My time in New Zealand has been teaching me about things.
Isn’t that a succinct, direct opening line? No, let’s start over because I don’t mean that in some vague, every-moment-is-a-lesson kind of way, which is also true. I mean things. Objects and articles. All these items that I’ve decided are somehow worth being carried around on my back. Here we go:
My youth is characterized with a subtle fear of material objects.
Growing up in a household of lack, I would hold tightly onto objects as ends in themselves. A new pair of shoes, a variety pack of nail polish I saved up for for ages, heck even socks and underwear all became these conquests I managed to procure through either the benevolence of my parents or my scrounging of quarters and dimes. I didn’t appreciate the objects as tools I used for a particular purpose; I appreciated the objects themselves as glorified idols. In our capitalist society where objects are touted as the end all, be all, it isn’t hard to see how a small child growing up in poverty came to this conclusion.
Shoes were more than a thick layer protecting my feet from cold and callous, nail polish more than a colourful way to express myself and give my physical body care and attention. Objects became security, and with security placed in their existence, came insecurity and fear they be removed.
I held on so tightly and did not want to let go. Thinning threads on socks became a menace—I was losing something! I was losing an object I so desperately needed. I didn’t see the miles I’d walked wearing those socks and the experiences I’d gained. I didn’t see the warmth those fraying threads had provided. Instead, I focused solely (pun intended) on my perceived sockless future. I was living in a world of lack.
Logically, I know now that when I run out of socks I can simply go to the store and buy new ones, but can I expect a small child to understand that? Especially one who is raised in an environment of scarcity? I didn’t know how much money there was. I just knew I pretended my brothers’ action figures were dolls until I finally got my own, I knew I wanted those snap-on, rip-off Adidas pants but didn’t get them, I knew pancakes for dinner because there was nothing in the house but eggs, flour and powered milk. I knew “we couldn’t afford that.”
It’s been years since I lived in that level of economic scarcity—decades almost—yet I feel like it’s only now, in the spacious and nature-abundant country of New Zealand that I’m understanding the purpose of material things.
I lost my mala in Wellington.
In a world that worships objects, my amethyst beads used for counting mantra are one of the most important physical objects I own. I don’t need a yoga mat for asana; any random paper and pen provide materials for reflection; my breath and the light carry me wherever I go, but my mala? Now that’s important. It’s a physical object I’ve imbued with vibration and is meaningful on my path. It was made at the ashram and I’ve had it for almost five years. I hold it as I dream and I always know where it is. Then, suddenly, one day I didn’t.
I searched everywhere, adrenaline coursing through my veins. What does this mean? I couldn’t help but wonder, What is the symbolism behind this? I mentally retraced my steps that day as I pilfered through my bag for the fourth time. This is what parents must feel like when they lose their child, my internal dialogue raced with hyperbolic intensity.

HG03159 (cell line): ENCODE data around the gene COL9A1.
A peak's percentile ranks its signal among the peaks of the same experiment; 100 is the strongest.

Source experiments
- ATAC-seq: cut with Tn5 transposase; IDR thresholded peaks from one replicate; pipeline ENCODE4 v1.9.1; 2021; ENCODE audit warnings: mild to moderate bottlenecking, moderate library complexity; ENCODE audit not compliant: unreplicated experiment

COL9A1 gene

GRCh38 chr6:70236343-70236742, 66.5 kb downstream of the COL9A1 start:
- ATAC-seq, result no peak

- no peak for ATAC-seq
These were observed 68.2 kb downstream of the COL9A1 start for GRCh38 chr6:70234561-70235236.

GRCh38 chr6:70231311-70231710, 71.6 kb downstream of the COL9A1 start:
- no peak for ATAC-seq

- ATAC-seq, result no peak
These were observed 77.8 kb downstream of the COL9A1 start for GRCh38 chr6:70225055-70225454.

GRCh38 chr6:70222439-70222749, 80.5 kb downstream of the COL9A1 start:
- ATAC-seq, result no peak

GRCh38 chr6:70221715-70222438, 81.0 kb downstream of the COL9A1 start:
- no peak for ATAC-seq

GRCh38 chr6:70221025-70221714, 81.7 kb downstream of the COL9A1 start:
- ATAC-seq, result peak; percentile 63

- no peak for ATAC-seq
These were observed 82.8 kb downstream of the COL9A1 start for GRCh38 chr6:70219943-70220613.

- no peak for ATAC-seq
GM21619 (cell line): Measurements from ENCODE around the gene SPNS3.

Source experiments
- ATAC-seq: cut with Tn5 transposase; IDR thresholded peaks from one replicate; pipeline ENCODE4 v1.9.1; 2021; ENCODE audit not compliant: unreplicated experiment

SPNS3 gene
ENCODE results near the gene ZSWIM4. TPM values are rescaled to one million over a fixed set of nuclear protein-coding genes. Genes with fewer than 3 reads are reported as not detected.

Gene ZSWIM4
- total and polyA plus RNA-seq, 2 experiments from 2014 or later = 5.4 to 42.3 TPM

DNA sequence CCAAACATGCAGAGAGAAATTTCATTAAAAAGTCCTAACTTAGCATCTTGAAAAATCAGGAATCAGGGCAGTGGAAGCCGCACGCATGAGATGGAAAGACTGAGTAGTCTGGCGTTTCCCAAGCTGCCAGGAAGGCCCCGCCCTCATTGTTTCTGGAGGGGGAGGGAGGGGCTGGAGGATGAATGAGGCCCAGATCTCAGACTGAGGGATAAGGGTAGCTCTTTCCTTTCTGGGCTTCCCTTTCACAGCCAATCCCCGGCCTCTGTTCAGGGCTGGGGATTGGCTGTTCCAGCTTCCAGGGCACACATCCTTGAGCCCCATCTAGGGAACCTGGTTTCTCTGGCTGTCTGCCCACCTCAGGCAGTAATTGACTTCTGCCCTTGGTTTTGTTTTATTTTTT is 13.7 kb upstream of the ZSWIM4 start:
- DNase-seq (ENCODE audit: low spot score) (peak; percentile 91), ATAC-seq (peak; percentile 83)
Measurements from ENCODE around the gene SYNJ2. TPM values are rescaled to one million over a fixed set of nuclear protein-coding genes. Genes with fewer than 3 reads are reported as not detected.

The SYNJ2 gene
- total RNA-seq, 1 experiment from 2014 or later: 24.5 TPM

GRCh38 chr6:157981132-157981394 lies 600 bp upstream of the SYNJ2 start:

The library—I’d been to the library that day, slouched in a chair with these gaping-open pockets. I phoned the front desk.
“No, we haven’t had a purple beaded necklace turned in, sorry.”
“When do you close?”
“In about an hour. Good luck in your search.”
I raced out the door with my feet barely touching the ground, covering the 15-minute walk in less than 10.
I went in this door. I walked through this corridor. My eyes darted back and forth, searching, seeking, hoping. I turned here. The chair I sat on must be right around that corner. I curved around the rack of books. The modern, black pleather chair was ominously empty, sitting on the dark berber carpet. My eyes didn’t see the chair though. My eyes saw dark purple beads, coiled like a snake under the crack between the cushion and frame. The image is burned in my mind.
I scooped them up, eyes burning with the beginnings of tears, and quickly left the library.
My feet instinctively took me through the town square to the wharf overlooking the sea. It was sunset. Through my moistened eyes I saw soft, pink light gently brushing the clouds high in the sky. The sea itself was doused in otherworldly grey-blues.
I sat as my pulse returned to normal, gratitude flowing on every breath.
I almost lost one of my most precious material objects—made so because it is a tool of worship. But the truth is, it’s only an object. It has meaning because I give it meaning, and the meaning is the important part.
I’ve lost other things since then: a water bottle, tank top and disinfectant balm to name a few. My pants got in a rip in the bum so I replaced them, and my shoes are showing signs of their daily use.
These objects are not meaningful to me—it’s their use that gives them meaning. I need a vessel to carry water in so I bought a new one. The sentimentality I had for its predecessor has dissolved. My shirts wear out; I know their time is limited. I am not attached to them. I trust there will be other shirts when I need more because I am capable of procuring the objects I need for myself.
I am no longer worshipping items. Instead, I let them pass through my life with gratitude for the use they provide. I am in a place of trust and abundance. I am free.